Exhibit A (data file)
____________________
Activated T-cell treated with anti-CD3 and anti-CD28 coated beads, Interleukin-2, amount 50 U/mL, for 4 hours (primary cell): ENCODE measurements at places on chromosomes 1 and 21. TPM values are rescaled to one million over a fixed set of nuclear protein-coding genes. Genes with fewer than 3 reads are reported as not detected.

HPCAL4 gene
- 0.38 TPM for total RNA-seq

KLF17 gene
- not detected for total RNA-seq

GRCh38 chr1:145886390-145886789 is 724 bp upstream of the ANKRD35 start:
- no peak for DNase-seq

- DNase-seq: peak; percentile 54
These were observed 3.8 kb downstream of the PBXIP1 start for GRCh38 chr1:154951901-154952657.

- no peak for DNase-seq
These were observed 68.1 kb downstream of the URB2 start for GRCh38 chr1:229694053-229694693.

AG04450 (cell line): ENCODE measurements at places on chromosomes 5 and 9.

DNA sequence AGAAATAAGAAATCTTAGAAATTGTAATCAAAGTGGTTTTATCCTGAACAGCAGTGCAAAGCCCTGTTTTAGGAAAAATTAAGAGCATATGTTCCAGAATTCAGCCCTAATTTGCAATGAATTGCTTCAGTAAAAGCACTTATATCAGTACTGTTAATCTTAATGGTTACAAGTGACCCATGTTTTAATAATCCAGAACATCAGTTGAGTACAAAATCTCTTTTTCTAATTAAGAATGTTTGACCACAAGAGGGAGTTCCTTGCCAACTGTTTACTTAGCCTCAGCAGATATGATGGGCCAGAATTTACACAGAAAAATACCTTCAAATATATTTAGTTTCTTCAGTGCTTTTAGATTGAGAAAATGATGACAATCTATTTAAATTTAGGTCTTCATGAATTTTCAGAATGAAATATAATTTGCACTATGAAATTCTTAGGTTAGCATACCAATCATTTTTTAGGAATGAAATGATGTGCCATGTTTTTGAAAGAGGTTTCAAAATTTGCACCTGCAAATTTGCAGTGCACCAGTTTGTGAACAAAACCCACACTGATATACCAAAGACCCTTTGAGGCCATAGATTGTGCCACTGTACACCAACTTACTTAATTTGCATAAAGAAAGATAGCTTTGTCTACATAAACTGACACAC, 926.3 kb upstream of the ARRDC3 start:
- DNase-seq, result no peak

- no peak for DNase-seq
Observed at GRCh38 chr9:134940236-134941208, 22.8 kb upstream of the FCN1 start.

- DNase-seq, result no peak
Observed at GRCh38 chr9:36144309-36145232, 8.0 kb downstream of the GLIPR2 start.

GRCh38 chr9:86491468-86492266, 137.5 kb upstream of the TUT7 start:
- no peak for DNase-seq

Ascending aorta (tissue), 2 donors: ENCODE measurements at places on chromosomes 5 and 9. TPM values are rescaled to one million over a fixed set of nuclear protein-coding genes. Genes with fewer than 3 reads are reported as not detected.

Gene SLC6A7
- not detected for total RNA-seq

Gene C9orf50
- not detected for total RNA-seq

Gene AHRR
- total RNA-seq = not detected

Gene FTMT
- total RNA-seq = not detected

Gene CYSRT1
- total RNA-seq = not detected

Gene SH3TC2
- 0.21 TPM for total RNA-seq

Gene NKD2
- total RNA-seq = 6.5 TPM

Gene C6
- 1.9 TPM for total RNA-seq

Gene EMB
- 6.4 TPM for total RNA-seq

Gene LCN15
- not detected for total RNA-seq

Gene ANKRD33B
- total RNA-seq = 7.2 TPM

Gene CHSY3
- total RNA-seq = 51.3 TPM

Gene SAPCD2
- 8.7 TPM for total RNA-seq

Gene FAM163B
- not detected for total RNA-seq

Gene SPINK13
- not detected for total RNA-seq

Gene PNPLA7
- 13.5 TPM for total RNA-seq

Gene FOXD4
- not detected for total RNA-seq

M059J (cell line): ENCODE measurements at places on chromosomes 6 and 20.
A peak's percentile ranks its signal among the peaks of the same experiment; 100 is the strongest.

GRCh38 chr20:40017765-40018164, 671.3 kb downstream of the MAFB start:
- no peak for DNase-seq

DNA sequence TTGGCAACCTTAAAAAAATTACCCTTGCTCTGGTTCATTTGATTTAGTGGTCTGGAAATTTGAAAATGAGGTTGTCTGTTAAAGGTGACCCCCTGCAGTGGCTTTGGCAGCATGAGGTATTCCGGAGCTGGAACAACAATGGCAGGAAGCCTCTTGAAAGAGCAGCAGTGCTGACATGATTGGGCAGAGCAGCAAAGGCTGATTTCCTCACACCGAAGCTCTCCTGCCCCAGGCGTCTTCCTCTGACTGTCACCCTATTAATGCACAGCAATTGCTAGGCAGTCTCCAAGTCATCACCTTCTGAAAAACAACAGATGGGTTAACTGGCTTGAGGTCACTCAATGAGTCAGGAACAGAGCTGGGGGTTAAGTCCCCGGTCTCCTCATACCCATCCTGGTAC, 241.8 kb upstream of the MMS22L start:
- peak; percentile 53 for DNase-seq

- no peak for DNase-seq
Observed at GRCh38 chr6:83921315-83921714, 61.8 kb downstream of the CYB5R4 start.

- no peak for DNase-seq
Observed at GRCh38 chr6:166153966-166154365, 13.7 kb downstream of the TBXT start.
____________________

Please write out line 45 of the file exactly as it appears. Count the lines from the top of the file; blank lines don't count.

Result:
- total RNA-seq = 51.3 TPM